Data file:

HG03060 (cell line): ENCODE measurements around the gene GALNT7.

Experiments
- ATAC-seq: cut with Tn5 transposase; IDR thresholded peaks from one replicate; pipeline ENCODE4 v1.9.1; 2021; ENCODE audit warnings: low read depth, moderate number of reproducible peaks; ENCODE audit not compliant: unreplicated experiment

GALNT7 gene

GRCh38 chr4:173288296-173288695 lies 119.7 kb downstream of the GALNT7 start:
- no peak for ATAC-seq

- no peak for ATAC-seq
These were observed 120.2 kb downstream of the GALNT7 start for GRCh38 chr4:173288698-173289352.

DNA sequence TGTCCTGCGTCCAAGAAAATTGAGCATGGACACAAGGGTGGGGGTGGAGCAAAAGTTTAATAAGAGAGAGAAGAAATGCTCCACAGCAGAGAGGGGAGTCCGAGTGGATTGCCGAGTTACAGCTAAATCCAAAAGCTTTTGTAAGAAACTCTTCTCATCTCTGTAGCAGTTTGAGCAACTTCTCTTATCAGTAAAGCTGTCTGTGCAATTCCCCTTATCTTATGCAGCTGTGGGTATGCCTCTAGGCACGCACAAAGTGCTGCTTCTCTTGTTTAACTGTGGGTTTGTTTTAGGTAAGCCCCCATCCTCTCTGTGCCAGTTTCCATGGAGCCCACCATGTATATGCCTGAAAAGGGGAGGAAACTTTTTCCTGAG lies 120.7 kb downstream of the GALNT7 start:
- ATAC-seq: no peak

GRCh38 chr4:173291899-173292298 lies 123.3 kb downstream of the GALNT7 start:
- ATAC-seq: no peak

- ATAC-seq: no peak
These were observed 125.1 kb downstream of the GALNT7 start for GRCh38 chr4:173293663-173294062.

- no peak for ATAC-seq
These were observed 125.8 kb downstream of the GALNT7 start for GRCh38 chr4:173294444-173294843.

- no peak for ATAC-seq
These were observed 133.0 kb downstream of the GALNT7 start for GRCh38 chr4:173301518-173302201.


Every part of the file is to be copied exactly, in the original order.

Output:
HG03060 (cell line): ENCODE measurements around the gene GALNT7.

Experiments
- ATAC-seq: cut with Tn5 transposase; IDR thresholded peaks from one replicate; pipeline ENCODE4 v1.9.1; 2021; ENCODE audit warnings: low read depth, moderate number of reproducible peaks; ENCODE audit not compliant: unreplicated experiment

GALNT7 gene

GRCh38 chr4:173288296-173288695 lies 119.7 kb downstream of the GALNT7 start:
- no peak for ATAC-seq

- no peak for ATAC-seq
These were observed 120.2 kb downstream of the GALNT7 start for GRCh38 chr4:173288698-173289352.

DNA sequence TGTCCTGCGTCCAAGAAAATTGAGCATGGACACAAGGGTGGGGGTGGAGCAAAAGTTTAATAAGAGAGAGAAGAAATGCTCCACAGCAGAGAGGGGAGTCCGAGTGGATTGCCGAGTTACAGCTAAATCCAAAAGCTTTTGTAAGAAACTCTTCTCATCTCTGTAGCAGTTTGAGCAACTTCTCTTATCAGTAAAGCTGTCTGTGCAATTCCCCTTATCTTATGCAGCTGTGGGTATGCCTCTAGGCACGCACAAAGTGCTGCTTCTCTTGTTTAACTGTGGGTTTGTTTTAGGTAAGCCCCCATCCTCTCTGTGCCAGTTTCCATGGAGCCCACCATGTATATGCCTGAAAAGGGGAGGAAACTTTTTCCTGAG lies 120.7 kb downstream of the GALNT7 start:
- ATAC-seq: no peak

GRCh38 chr4:173291899-173292298 lies 123.3 kb downstream of the GALNT7 start:
- ATAC-seq: no peak

- ATAC-seq: no peak
These were observed 125.1 kb downstream of the GALNT7 start for GRCh38 chr4:173293663-173294062.

- no peak for ATAC-seq
These were observed 125.8 kb downstream of the GALNT7 start for GRCh38 chr4:173294444-173294843.

- no peak for ATAC-seq
These were observed 133.0 kb downstream of the GALNT7 start for GRCh38 chr4:173301518-173302201.